MIAMI — Alonzo Mourning will carry a part of Jason Cooper into the Basketball Hall of Fame on Friday, when the former Miami Heat center is inducted in Springfield, Mass.
That will make it more than a basketball story.
But from a storyteller’s perspective, what will happen Aug. 8, 2014 is as much about Jan. 20, 2009 and Dec. 19, 2003.
Dec. 19, 2003 is when Mourning received the life-saving kidney transplant made possible by the selflessness of his cousin. Just over three years later, Mourning would be hoisting the Larry O’Brien Trophy, as NBA champion.
Jan. 20, 2009 is when my wife, Sheri Winderman, donated a kidney to her father, Irwin Aronowitz, whose quality of life improved dramatically from that very moment, a champion to Jake Winderman and his two other grandchildren.
It is why this coming Friday will resonate in South Florida beyond the Mourning home. To witness the possibilities of transplantation makes Alonzo Mourning’s induction more about life, renewal, compassion, than points, rebounds, blocked shots.
At Mourning’s side Friday at Springfield Symphony Hall will be Pat Riley and John Thompson, his formal presenters. The two men — Thompson at Georgetown, Riley these past two decades with the Heat — changed his life.
Jason Cooper saved it.
Had there not been a championship with the Heat in 2006, it is possible there would not have been Springfield, with Mourning’s career cut short by a knee injury. Yet the transplant was a primary reason Mourning pushed to return.
“After my transplant, I wanted to have an impact on other people’s lives and provide encouragement and hope,” Mourning says during a reflective moment in a lounge at AmericanAirlines Arena.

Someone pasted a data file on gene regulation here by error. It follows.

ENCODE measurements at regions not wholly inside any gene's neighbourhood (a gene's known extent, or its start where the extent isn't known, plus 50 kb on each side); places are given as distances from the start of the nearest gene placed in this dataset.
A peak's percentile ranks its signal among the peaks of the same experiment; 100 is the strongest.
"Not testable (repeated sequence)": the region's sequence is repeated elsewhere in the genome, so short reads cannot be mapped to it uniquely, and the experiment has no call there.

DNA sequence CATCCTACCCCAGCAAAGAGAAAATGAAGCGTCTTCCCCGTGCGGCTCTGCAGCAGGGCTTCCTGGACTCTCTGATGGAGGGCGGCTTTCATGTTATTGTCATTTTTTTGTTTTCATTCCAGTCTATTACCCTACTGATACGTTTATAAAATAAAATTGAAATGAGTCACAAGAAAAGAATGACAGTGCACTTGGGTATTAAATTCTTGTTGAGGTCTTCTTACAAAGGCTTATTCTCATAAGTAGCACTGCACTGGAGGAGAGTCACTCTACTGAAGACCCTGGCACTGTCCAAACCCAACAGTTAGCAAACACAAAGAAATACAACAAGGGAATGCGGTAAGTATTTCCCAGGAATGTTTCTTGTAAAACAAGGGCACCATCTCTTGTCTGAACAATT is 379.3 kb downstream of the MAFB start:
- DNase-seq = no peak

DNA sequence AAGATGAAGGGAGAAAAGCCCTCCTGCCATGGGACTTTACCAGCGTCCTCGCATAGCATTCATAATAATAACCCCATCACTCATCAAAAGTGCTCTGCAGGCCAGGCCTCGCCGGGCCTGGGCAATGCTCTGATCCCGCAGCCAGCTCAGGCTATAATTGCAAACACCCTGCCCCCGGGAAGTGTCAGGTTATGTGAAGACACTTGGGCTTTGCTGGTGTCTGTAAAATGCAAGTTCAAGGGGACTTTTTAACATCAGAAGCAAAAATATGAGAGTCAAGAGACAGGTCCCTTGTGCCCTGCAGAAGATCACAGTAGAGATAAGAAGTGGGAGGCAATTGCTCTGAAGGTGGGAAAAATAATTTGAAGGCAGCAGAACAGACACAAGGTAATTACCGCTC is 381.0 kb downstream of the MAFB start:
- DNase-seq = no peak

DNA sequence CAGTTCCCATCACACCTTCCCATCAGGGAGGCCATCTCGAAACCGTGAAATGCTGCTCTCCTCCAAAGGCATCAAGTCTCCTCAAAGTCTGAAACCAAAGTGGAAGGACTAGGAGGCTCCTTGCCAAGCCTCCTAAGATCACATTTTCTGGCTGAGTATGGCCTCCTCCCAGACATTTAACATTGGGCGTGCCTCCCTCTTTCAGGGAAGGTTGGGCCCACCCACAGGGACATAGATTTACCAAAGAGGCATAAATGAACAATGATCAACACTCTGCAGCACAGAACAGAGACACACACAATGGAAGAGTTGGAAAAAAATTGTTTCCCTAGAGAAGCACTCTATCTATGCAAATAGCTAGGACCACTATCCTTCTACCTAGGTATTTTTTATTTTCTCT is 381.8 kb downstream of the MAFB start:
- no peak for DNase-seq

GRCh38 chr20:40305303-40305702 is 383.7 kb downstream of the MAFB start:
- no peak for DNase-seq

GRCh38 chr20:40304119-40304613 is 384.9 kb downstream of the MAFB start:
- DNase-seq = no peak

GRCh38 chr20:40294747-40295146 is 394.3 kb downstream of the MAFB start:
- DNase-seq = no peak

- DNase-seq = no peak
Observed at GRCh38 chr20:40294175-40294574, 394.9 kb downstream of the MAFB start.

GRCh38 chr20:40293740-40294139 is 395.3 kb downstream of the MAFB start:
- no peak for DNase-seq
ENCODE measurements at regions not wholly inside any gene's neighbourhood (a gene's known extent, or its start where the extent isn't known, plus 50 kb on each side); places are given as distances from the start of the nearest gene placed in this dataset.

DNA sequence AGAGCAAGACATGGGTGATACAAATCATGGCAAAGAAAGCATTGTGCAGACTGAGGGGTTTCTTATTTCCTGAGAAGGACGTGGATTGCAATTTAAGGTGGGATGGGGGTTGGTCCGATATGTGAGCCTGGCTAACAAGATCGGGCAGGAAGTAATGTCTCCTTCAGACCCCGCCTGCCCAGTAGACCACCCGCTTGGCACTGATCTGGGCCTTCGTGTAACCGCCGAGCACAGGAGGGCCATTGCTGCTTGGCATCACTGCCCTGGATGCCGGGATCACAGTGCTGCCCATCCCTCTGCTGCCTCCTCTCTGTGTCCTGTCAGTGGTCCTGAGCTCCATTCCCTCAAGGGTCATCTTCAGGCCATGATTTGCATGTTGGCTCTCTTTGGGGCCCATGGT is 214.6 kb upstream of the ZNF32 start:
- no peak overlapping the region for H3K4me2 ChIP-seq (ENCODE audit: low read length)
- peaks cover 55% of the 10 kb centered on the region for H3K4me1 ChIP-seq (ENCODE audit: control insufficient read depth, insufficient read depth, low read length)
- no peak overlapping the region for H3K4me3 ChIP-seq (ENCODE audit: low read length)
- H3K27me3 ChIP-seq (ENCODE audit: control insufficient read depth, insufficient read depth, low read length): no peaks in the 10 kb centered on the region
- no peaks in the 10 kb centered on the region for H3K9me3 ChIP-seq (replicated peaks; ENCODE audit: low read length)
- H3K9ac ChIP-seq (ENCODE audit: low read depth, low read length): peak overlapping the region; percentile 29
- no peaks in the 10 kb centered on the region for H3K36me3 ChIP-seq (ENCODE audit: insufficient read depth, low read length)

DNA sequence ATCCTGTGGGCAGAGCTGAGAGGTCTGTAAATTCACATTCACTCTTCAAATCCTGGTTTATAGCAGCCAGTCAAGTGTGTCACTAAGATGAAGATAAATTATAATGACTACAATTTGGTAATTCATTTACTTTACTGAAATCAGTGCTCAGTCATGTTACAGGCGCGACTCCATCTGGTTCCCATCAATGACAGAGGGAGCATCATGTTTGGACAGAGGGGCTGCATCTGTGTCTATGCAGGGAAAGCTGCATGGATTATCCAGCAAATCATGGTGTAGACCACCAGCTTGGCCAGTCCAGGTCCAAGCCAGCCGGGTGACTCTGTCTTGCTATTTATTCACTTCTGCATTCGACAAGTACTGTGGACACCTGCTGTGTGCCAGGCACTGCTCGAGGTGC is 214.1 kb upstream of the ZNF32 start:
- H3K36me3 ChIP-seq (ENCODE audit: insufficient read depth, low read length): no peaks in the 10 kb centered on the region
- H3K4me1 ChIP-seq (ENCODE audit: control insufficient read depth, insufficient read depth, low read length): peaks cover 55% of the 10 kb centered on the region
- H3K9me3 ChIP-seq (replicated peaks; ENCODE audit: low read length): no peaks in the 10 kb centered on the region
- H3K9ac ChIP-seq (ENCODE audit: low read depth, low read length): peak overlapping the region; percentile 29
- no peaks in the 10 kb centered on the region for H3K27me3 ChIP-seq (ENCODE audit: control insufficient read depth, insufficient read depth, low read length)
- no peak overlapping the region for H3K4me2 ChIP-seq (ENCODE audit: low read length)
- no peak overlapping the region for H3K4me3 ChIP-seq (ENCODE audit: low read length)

Mourning’s transplant came close to the midpoint of the 2003-04 season. My wife’s donation came during the midpoint of the 2008-09 season, between a Heat victory in Oklahoma City and Heat home loss to Boston. Mourning made it to the court by the start of the following season; my wife was back home within days.
“Twenty, 30 years ago technology wasn’t as advanced as it is now,” Mourning said. “The surgery was more invasive. And now, the donor, there’s this very small incision by the navel, there’s laparoscopic incisions that’s made and the kidney is removed through these little holes and then you’re able to administer the kidney. The turnaround for both the donor and the [recipient] is three, four, five days. So I’m very, very fortunate from that perspective.”
Almost immediately my father-in-law’s health dramatically improved. Mourning’s revival was such that by the midpoint of the following season he was back with the Heat, playing in the Eastern Conference finals. A year later, there was the franchise’s first championship celebration.
“Now,” Mourning said, “when people hear ‘kidney disease’ or hear this particular kidney disease, or hear anything about transplantation or what have you, doctors use me as an example.”
Mourning is appreciative that his means afforded him the best possible care, that his athletic background gave him the best fighting chance.
“One day,” he said optimistically, “we’re going to get to the point where you only have to take one pill [a day], and then you’re done for the rest of your life. That’s how rapidly technology is advancing.”
Recently, Cooper visited with the Mournings, two men bonded by both a shared kidney and Cooper’s newborn daughter.
“I thank him quite often,” Mourning said.
Friday night, basketball gets to thank Alonzo Mourning.
But this is about more than blocking five shots in the deciding game of the 2006 NBA Finals, or Irwin Aronowitz shooting a competitive round at Rolling Greens Golf Club in Newton, N.J.
“I still get letters. I still get emails. I hear from people,” Mourning said. “I try to talk to people and comfort them and help them get through those situations, because they feel as though, ‘Hey, if you can get back on the court and play the game of basketball at that particular level, then I can do it, too.’”